LucasArts is technically still around, but that's not stopping it from being the subject of the Game Developers Conference's first Classic Studio Postmortem. Organizers today announced that the March event in San Francisco will feature a retrospective panel on the early days of LucasArts, back when it was known as Lucasfilm Games. The session will include a handful of the earliest employees of Lucasfilm Games, including Ron Gilbert, David Fox, Peter Langston, Steve Arnold, Chip Morningstar, and moderating it all, Noah Falstein.
Falstein, who has since gone on to be Google's chief game designer, recently spoke with GamesIndustry International about his stint with Lucasfilm Games, and what lessons publishers and developers can pull from its fate, stripped down to a licensing arm in the wake of Disney's acquisition of Lucasfilm proper. The core lesson of the studio's downfall is one that could be learned from any number of struggling enterprises, with Zynga being one specific example Falstein brought up.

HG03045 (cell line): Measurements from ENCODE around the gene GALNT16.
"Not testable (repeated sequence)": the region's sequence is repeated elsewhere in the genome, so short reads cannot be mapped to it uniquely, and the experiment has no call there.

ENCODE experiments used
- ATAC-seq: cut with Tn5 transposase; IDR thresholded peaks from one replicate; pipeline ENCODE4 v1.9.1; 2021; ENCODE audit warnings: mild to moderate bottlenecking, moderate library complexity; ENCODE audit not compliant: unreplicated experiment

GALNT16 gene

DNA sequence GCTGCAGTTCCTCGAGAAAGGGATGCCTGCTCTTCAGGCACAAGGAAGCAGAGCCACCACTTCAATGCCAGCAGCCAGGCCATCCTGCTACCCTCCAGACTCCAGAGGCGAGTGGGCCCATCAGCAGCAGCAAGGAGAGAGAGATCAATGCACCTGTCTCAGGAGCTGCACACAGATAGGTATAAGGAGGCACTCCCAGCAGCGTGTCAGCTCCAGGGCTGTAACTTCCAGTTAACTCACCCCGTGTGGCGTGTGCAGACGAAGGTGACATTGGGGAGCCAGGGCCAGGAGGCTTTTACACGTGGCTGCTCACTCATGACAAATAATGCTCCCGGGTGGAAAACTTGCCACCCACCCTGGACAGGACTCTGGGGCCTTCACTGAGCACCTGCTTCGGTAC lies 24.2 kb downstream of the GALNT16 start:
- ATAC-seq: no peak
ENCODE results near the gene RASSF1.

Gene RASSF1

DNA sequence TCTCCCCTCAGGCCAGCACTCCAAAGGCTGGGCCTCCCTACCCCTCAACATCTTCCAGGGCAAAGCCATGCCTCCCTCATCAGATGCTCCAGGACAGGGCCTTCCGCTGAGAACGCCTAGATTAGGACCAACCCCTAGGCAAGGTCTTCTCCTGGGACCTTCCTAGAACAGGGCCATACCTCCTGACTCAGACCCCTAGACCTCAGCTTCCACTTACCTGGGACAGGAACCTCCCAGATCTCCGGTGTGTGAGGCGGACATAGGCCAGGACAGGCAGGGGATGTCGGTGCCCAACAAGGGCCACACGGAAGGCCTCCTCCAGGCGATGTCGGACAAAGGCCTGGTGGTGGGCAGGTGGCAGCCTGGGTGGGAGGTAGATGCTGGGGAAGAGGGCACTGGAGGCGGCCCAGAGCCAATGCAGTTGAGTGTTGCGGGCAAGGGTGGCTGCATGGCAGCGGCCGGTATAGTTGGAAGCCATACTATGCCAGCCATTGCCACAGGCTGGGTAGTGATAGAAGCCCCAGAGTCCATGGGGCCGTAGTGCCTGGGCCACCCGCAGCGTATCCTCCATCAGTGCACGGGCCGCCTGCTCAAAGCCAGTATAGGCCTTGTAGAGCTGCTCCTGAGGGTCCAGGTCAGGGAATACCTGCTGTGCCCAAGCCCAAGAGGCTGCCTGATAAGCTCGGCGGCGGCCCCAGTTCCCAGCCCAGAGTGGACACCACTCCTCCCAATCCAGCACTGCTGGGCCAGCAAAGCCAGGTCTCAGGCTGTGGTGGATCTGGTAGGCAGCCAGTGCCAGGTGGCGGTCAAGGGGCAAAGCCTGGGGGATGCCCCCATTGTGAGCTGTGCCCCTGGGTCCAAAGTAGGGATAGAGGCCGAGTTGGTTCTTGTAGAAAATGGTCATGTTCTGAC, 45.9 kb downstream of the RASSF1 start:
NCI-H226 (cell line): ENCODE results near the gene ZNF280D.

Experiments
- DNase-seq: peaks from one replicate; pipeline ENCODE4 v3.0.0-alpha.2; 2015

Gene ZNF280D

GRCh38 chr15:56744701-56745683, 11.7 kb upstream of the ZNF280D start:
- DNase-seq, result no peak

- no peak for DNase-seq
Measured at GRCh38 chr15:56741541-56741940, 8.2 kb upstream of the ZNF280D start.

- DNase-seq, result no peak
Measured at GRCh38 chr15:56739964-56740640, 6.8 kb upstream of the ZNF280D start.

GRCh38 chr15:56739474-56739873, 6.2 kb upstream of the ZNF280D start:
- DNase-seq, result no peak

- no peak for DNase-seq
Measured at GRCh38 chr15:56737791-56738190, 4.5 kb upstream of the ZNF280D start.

"If you lose sight of creativity and fresh experiences, you may be able to grow your bottom line for a limited amount of time," Falstein said. "But in the long run, if you keep doing the same sort of thing and just try to refine it and do more and more of it, then you're going to run into trouble. You're going to peak and be forced to diversify, be forced to get down to the real fresh, creative view of things."
"George was really clear with us early on. At that point, he gave us three dictums to live by: Stay small, be the best, and don't lose any money."
While he was "not at liberty to talk" about just what his current employer's designs are on the game space, Falstein tried to provide some insight into how his first experience helping a massively successful cultural icon break into the gaming business has informed his latest.